Also Known As
Lactase Deficiency
Carbohydrate Intolerance
Disaccharidase Deficiency
Congenital Alactasia
This article was last reviewed on
This article waslast modified on
21 September 2017.
What is lactose intolerance?

Lactose intolerance is a condition that occurs when there is decreased ability of the body to digest a type of sugar called lactose. Lactose is found in the milk of mammals such as cows and goats as well as in human breast milk. It is also an ingredient in other dairy products such as cheese, cottage cheese, yoghurt, ice cream, and butter. People who are lactose intolerant can develop abdominal symptoms within 30 minutes to 2 hours of consuming dairy products. The severity of symptoms depends on the type and amount of dairy product consumed and often varies from person to person, changing as a person ages.

Lactose is a sugar with a complex structure. It is a disaccharide, which means it is composed of two simple sugars joined together. Before it can be absorbed and used by the body, lactose must be broken down into its simpler sugars of glucose and galactose monosaccharides). This digestion step is initiated by lactase, an enzyme produced by cells lining the small intestine.

Production of the enzyme lactase begins in a developing baby during pregnancy and peaks near birth. Normal lactase production mirrors an infant's need for the enzyme when milk is the primary source of nutrition. Almost all babies can digest milk, although premature infants may initially have some degree of intolerance. Lactase levels naturally decrease after the first couple of years i.e. when the diet is less reliant on milk and dairy products. Levels continue to decline as an individual ages.

If an individual does not produce enough lactase (they are lactase deficient), then the undigested lactose passes through the small intestine to the large intestine. In the large intestine, bacteria break down the lactose producing excess hydrogen gas and lactic acid and drawing extra fluid into the gut. Combined, these factors result in the typical symptoms of lactose intolerance; diarrhoea, flatulence and abdominal cramps.

Lactose intolerance can be divided into three clinical syndromes: primary adult lactase deficiency (hypolactasia), congenital lactase deficiency (alactasia), and secondary lactase deficiency.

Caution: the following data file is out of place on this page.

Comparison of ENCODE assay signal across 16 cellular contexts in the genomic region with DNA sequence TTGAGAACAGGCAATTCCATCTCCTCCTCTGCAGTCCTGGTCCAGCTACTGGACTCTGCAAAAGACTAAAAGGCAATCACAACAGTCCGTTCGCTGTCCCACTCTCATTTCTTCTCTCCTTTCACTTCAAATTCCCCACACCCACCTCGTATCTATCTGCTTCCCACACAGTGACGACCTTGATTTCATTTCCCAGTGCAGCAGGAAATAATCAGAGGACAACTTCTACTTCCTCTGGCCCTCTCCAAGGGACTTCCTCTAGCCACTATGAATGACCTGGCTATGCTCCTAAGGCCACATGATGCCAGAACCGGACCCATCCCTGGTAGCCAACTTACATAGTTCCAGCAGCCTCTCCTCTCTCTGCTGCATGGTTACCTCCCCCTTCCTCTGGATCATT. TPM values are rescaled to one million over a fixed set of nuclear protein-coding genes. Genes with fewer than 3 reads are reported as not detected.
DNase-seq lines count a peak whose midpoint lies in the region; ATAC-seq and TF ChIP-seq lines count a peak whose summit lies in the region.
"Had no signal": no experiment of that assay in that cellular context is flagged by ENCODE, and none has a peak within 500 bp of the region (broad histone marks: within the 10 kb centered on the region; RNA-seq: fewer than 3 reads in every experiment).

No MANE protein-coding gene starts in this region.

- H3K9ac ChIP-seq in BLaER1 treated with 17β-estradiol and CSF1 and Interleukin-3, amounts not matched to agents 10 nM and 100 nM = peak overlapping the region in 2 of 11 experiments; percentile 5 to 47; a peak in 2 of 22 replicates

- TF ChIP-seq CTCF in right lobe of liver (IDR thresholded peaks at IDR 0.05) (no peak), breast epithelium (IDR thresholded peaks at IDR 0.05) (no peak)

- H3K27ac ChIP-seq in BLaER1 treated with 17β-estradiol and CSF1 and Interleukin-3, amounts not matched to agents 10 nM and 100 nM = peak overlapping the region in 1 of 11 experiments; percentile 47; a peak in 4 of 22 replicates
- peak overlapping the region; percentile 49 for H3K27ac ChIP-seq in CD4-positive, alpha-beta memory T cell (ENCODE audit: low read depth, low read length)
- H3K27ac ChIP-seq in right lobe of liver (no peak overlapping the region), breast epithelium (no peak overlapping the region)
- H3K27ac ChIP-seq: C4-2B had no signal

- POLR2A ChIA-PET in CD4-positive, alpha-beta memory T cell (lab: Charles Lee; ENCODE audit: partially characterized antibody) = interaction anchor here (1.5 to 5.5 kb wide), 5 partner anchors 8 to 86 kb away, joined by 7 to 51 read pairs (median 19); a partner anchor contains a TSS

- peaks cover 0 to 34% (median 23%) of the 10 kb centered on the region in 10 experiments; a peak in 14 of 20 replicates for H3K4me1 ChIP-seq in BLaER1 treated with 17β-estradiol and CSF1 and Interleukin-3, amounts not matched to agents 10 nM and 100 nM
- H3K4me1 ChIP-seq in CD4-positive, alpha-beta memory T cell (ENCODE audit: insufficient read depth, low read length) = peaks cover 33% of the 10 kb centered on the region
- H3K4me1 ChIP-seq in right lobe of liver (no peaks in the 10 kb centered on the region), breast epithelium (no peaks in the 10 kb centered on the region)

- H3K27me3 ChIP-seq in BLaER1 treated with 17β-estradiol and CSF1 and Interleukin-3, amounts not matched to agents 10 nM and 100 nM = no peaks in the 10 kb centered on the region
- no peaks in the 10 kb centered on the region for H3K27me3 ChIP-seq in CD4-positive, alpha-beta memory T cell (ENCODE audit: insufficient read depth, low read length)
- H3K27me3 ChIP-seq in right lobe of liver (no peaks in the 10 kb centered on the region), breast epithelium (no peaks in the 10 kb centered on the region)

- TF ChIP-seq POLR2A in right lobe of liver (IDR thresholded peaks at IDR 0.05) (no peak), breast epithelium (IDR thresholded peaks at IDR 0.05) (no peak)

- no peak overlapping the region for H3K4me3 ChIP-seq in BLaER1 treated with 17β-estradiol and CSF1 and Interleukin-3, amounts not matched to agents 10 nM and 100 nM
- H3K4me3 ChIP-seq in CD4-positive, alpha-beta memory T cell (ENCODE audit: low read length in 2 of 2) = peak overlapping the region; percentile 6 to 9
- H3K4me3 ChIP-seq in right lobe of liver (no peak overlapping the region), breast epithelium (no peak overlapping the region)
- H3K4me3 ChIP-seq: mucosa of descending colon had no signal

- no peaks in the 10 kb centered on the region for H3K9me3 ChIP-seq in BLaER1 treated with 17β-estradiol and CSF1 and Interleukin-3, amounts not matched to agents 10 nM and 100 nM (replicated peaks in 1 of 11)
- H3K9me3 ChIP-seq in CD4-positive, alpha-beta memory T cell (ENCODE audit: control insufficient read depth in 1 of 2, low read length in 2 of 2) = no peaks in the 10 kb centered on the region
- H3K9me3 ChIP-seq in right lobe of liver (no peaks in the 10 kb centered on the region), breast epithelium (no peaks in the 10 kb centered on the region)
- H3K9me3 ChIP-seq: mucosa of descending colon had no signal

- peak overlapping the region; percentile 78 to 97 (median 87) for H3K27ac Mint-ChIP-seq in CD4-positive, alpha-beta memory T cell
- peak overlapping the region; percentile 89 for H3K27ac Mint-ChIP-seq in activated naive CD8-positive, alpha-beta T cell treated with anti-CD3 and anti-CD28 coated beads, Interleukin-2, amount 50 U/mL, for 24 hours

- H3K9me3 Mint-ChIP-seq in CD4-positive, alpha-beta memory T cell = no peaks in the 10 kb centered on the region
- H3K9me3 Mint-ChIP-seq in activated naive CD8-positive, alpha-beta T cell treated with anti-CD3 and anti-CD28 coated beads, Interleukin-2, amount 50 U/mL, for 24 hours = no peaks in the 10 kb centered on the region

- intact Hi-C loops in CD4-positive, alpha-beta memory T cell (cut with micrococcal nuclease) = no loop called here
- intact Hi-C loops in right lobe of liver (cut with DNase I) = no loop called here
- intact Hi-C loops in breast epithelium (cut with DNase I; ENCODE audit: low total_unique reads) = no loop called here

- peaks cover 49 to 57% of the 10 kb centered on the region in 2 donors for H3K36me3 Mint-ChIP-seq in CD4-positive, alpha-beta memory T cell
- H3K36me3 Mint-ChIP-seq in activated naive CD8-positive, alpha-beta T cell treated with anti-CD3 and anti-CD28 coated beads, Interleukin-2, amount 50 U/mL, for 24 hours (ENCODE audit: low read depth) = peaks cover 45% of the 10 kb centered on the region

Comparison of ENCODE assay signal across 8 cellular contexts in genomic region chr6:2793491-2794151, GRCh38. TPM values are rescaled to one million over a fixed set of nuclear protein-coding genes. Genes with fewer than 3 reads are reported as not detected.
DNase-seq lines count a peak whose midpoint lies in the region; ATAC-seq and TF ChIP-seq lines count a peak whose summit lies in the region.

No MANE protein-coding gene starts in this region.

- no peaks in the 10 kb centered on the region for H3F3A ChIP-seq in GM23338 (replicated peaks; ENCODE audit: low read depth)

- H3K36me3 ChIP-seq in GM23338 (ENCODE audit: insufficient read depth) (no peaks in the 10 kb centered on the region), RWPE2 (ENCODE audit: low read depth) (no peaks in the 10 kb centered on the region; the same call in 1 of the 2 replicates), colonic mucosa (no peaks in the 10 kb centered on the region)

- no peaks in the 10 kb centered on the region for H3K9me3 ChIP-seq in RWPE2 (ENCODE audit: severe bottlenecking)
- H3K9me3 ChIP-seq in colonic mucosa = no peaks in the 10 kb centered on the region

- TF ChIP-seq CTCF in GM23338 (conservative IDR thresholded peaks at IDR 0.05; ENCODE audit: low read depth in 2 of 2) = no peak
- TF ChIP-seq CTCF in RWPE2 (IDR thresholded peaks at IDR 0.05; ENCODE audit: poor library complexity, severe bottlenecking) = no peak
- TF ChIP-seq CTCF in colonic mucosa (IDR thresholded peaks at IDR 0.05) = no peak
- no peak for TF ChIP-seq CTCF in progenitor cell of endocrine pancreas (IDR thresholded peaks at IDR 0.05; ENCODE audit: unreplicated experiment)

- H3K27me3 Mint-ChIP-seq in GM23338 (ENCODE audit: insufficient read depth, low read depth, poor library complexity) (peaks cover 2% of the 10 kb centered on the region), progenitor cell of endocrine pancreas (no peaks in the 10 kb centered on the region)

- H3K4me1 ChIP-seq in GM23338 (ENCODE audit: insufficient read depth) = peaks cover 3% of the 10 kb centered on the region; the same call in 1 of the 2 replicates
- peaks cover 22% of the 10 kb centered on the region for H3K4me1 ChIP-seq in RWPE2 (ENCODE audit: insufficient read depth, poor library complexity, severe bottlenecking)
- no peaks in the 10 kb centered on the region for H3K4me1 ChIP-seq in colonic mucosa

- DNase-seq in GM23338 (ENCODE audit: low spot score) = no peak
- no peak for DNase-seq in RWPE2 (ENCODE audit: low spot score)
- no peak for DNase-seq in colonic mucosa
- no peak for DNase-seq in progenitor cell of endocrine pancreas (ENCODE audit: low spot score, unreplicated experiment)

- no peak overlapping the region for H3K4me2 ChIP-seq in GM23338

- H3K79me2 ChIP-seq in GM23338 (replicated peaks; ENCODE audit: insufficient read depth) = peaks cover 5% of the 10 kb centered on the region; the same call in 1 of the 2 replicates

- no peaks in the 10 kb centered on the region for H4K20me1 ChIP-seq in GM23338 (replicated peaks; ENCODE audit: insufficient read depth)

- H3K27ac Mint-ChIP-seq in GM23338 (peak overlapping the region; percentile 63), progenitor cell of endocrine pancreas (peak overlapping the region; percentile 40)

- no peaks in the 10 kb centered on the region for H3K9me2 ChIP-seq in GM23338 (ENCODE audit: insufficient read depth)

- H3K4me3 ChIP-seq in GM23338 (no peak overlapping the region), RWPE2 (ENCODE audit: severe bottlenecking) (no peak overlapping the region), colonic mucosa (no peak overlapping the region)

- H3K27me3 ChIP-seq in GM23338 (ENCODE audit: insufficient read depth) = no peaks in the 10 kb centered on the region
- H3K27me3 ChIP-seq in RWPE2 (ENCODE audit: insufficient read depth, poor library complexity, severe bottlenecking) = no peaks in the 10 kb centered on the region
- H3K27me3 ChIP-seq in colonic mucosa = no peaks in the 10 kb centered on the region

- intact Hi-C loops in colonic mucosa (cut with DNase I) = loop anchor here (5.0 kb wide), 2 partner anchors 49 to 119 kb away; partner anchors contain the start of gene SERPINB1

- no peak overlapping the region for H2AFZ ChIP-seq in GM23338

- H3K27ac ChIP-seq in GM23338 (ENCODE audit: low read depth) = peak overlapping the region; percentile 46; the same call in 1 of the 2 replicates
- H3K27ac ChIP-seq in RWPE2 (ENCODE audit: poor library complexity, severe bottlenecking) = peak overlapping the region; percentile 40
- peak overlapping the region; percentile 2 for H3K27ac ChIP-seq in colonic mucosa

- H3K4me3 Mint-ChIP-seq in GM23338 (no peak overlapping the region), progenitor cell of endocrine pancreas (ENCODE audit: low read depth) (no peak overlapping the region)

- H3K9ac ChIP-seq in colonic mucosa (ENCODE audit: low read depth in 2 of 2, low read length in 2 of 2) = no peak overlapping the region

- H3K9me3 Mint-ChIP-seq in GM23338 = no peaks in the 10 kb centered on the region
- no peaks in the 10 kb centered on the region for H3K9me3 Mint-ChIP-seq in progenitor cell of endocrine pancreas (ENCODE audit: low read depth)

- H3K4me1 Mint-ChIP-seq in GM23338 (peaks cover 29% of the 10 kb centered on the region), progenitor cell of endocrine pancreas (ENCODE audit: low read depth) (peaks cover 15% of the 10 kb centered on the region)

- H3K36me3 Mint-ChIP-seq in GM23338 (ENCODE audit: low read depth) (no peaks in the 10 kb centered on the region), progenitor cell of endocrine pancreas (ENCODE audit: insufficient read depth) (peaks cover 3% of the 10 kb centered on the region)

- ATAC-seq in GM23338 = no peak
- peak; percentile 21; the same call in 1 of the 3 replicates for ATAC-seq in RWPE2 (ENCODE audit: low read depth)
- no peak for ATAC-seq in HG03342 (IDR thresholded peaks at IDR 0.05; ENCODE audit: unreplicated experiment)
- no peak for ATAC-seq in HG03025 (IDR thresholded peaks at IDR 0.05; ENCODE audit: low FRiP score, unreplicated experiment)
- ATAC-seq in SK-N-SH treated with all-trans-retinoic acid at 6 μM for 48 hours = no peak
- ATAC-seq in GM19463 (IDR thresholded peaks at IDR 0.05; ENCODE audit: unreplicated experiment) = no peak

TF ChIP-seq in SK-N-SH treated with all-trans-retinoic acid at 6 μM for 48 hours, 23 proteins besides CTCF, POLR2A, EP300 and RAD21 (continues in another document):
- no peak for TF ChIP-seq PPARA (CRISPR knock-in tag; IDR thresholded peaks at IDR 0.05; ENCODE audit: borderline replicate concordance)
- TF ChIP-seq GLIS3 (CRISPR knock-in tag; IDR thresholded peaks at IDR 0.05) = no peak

Primary Adult Lactase Deficiency

This is the most common form of lactose intolerance and is associated with the decreased production of lactase in adults. The decreased production of this enzyme renders an individual less likely to properly digest lactose.

The incidence of primary adult lactase deficiency varies based on racial and ethnic distribution. Some people, primarily northern Europeans, have an inherited gene mutation that leads to persistence in the ability to digest lactose into adulthood. People without this mutation lose the ability to produce lactase as they age, resulting in lactose intolerance.

Asians, Africans and Native Americans have the highest incidence of lactose intolerance in adults. This is because, traditionally their diets do not contain much lactose, and so the ability of their digestive system to produce lactase has declined.

Ethnic Group or Race % of Adults with Lactose Intolerance
Northern Europeans 4-11%
Eastern and Southern Europeans 14-38%
Southern and Eastern Indians 77%
Hispanics 50-80%
Africans 80%
Asian and Native Americans 95-100%

Congenital Lactase Deficiency

Congenital lactase deficiency is a rare form of lactose intolerance that begins at birth and severely inhibits a baby's ability to digest milk or milk-based formulas. It is caused by mutations within the gene that controls lactase production (the LCT gene). Congenital lactase deficiency will occur if a mutation in the gene is inherited from each parent – it is an autosomal recessive inherited condition.

Secondary Lactose Intolerance

In addition to the natural decline of lactase production with age, a variety of diseases and conditions can cause a secondary form of lactose intolerance. Damage to the small intestines and/or causes of general malabsorption may lead to the inability to absorb lactose properly. In some individuals, stomach contents move more rapidly than usual through the small intestine. They too may experience decreased lactose absorption due to insufficient time for lactose digestion to occur.

Secondary causes of lactose intolerance include:

1. Coeliac disease

2. Chemotherapy or radiation therapy

3. Inflammatory bowel disease (IBD)

4. Infections caused by parasites

5. Overgrowth of bacteria

6. Short bowel syndrome

Testing is important to differentiate the various conditions that have similar signs and symptoms, but have different prognoses and treatments. Treatment of the underlying condition may reverse the lactose intolerance.